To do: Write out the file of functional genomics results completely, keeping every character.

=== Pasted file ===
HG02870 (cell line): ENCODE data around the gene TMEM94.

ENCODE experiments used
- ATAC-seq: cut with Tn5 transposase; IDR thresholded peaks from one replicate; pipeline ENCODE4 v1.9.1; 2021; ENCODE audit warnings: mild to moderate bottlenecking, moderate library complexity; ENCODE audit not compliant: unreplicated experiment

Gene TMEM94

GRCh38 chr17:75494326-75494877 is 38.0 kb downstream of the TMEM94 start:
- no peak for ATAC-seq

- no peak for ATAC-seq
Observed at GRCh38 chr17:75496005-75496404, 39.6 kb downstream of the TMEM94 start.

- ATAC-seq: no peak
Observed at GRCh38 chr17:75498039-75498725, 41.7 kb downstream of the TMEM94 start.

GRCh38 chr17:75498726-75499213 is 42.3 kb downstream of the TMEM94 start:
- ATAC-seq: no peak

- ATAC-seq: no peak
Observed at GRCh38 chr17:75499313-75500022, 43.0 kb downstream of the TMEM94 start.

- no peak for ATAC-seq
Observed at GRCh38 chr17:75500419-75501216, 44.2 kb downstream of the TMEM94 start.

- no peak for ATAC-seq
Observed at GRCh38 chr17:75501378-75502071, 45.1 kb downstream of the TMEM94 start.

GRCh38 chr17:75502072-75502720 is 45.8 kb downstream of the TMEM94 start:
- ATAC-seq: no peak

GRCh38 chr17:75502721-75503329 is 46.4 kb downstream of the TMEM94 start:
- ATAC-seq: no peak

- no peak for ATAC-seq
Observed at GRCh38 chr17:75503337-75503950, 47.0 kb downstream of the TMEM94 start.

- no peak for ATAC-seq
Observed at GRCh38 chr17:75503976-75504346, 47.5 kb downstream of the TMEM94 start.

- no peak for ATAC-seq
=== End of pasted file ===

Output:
HG02870 (cell line): ENCODE data around the gene TMEM94.

ENCODE experiments used
- ATAC-seq: cut with Tn5 transposase; IDR thresholded peaks from one replicate; pipeline ENCODE4 v1.9.1; 2021; ENCODE audit warnings: mild to moderate bottlenecking, moderate library complexity; ENCODE audit not compliant: unreplicated experiment

Gene TMEM94

GRCh38 chr17:75494326-75494877 is 38.0 kb downstream of the TMEM94 start:
- no peak for ATAC-seq

- no peak for ATAC-seq
Observed at GRCh38 chr17:75496005-75496404, 39.6 kb downstream of the TMEM94 start.

- ATAC-seq: no peak
Observed at GRCh38 chr17:75498039-75498725, 41.7 kb downstream of the TMEM94 start.

GRCh38 chr17:75498726-75499213 is 42.3 kb downstream of the TMEM94 start:
- ATAC-seq: no peak

- ATAC-seq: no peak
Observed at GRCh38 chr17:75499313-75500022, 43.0 kb downstream of the TMEM94 start.

- no peak for ATAC-seq
Observed at GRCh38 chr17:75500419-75501216, 44.2 kb downstream of the TMEM94 start.

- no peak for ATAC-seq
Observed at GRCh38 chr17:75501378-75502071, 45.1 kb downstream of the TMEM94 start.

GRCh38 chr17:75502072-75502720 is 45.8 kb downstream of the TMEM94 start:
- ATAC-seq: no peak

GRCh38 chr17:75502721-75503329 is 46.4 kb downstream of the TMEM94 start:
- ATAC-seq: no peak

- no peak for ATAC-seq
Observed at GRCh38 chr17:75503337-75503950, 47.0 kb downstream of the TMEM94 start.

- no peak for ATAC-seq
Observed at GRCh38 chr17:75503976-75504346, 47.5 kb downstream of the TMEM94 start.

- no peak for ATAC-seq